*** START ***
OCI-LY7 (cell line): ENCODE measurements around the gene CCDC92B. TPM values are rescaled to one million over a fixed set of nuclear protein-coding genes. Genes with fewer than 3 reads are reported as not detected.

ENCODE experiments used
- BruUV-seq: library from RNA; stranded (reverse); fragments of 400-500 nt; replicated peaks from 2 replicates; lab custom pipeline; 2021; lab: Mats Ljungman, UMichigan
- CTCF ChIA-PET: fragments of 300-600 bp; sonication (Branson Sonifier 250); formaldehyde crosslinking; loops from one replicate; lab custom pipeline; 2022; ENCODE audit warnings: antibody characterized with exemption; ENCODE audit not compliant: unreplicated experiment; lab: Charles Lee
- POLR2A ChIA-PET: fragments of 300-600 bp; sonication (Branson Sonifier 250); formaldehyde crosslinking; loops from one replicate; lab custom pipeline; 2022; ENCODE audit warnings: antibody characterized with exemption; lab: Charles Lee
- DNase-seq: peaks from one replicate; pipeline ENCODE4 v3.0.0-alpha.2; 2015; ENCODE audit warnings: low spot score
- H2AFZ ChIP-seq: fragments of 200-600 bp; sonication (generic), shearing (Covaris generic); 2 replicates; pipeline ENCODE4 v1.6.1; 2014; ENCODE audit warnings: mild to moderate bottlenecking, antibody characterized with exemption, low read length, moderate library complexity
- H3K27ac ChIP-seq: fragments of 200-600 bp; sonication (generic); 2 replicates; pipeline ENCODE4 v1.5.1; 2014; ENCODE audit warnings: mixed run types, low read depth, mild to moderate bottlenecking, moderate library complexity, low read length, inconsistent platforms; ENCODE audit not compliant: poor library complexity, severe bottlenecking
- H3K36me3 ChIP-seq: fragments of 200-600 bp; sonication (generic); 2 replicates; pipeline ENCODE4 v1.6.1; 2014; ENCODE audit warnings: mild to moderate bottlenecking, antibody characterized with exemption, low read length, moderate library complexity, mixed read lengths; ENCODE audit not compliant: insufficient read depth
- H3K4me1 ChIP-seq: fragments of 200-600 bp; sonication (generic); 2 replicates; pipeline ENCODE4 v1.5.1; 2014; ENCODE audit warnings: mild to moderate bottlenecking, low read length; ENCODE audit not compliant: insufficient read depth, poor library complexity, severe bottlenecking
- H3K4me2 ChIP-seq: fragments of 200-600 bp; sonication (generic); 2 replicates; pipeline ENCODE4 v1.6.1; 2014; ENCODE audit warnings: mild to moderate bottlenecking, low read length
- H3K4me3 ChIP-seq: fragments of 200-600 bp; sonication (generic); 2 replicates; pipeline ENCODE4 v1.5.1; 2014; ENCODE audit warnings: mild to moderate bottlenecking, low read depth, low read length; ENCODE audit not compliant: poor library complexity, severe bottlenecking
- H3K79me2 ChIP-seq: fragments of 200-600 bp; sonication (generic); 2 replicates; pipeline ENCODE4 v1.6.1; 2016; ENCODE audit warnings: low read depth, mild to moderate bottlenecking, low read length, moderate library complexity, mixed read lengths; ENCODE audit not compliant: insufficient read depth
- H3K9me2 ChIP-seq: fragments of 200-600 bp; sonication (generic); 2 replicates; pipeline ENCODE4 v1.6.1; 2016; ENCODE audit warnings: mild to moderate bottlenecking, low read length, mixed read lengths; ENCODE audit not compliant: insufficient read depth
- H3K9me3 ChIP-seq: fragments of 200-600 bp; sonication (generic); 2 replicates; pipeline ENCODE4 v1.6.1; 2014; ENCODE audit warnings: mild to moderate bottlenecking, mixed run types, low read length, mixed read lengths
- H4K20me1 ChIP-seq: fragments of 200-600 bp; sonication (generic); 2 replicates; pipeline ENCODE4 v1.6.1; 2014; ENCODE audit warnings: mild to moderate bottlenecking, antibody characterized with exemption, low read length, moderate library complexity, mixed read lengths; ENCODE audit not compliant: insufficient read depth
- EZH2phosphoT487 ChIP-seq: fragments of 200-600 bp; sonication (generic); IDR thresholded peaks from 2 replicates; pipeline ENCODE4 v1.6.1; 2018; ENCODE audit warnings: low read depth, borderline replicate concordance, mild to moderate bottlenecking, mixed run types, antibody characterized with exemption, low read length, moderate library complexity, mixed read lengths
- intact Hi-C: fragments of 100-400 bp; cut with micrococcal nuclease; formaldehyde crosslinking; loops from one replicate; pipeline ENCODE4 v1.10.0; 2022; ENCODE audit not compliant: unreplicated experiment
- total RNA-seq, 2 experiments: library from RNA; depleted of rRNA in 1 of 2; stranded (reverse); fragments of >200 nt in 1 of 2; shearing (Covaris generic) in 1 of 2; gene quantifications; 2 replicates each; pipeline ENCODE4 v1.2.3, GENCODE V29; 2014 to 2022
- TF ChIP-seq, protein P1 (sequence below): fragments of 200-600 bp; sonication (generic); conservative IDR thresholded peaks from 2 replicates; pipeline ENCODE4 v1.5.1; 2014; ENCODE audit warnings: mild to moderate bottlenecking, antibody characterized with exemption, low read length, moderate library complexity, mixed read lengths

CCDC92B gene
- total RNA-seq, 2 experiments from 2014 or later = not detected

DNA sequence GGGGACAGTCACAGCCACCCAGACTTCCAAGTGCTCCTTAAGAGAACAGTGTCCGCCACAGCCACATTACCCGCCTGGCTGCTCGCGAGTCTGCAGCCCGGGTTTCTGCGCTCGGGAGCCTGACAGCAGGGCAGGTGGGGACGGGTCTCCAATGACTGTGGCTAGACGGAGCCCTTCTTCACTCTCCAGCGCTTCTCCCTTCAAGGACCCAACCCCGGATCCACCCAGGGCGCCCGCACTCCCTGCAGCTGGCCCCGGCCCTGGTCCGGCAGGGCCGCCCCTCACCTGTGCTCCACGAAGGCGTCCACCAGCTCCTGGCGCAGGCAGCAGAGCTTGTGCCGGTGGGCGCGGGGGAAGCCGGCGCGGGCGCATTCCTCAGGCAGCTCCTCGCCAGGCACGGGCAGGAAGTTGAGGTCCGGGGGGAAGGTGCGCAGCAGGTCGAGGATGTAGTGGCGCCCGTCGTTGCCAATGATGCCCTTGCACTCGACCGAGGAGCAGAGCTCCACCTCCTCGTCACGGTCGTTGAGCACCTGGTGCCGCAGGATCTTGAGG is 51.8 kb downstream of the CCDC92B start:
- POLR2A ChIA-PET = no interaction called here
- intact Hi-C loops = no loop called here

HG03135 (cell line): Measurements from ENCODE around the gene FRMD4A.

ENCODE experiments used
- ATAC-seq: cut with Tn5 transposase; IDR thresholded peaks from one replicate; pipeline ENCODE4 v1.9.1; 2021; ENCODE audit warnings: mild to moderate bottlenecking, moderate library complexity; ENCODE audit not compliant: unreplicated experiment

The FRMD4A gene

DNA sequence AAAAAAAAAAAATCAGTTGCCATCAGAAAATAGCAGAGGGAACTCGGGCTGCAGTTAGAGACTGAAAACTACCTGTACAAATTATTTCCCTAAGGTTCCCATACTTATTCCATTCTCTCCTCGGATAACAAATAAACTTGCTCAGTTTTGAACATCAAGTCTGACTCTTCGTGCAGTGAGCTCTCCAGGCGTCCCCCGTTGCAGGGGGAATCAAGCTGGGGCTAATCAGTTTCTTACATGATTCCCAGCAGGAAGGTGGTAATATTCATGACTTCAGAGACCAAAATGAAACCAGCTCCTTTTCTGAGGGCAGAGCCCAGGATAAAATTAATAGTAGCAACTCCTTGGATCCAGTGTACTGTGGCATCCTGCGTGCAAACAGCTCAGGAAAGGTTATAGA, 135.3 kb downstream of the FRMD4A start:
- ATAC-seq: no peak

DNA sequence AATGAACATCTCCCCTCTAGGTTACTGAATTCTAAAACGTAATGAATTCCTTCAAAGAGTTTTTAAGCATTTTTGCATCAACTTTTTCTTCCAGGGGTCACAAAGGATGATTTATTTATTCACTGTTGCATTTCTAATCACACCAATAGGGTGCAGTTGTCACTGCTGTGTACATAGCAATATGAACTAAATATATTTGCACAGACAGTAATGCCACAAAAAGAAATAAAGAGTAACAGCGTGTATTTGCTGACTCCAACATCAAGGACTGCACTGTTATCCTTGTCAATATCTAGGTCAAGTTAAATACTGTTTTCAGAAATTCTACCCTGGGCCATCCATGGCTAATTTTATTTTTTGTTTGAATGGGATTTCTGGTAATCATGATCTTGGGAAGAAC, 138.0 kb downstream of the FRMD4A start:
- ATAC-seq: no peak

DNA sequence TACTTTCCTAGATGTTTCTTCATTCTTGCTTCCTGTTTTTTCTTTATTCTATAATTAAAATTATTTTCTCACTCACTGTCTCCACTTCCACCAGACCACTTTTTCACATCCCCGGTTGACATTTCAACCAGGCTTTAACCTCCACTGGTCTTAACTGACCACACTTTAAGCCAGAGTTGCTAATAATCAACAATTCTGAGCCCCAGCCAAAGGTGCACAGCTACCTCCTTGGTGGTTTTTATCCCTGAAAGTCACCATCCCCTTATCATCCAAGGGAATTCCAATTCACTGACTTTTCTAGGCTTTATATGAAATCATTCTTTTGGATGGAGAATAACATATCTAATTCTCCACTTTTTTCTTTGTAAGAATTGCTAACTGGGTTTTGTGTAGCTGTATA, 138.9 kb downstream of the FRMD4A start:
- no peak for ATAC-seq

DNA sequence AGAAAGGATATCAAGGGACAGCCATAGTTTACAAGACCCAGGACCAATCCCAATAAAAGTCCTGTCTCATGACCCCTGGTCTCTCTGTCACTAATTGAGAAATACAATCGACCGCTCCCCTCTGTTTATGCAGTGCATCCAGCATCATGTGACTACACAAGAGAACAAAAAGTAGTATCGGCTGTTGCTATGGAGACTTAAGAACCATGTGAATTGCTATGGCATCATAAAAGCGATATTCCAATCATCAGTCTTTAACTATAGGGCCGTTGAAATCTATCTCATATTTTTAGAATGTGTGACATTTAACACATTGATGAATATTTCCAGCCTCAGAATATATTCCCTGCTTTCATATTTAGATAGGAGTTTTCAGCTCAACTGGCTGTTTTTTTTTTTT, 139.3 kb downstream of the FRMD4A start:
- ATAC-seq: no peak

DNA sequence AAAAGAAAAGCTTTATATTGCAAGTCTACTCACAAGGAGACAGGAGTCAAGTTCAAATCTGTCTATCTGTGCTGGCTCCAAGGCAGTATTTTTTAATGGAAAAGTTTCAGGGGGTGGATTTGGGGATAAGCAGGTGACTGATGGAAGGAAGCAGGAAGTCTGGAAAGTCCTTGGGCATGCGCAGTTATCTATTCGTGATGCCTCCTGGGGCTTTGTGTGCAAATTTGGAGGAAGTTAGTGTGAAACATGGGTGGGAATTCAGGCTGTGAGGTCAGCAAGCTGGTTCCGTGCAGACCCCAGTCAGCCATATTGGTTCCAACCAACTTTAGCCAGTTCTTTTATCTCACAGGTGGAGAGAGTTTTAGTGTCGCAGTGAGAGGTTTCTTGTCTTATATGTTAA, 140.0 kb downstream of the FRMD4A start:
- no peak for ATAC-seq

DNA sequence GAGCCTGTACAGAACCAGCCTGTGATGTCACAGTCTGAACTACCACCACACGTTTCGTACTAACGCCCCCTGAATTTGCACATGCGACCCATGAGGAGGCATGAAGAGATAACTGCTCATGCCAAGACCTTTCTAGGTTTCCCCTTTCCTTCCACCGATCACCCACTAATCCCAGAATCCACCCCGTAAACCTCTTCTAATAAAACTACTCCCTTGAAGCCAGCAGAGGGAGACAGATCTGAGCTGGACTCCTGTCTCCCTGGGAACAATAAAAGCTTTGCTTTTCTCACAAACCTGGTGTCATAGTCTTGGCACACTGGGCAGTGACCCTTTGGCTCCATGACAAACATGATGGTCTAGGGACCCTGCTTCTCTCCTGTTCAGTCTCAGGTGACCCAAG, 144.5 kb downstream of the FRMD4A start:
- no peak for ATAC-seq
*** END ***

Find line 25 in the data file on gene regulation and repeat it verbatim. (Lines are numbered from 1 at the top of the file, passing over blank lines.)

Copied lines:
- intact Hi-C loops = no loop called here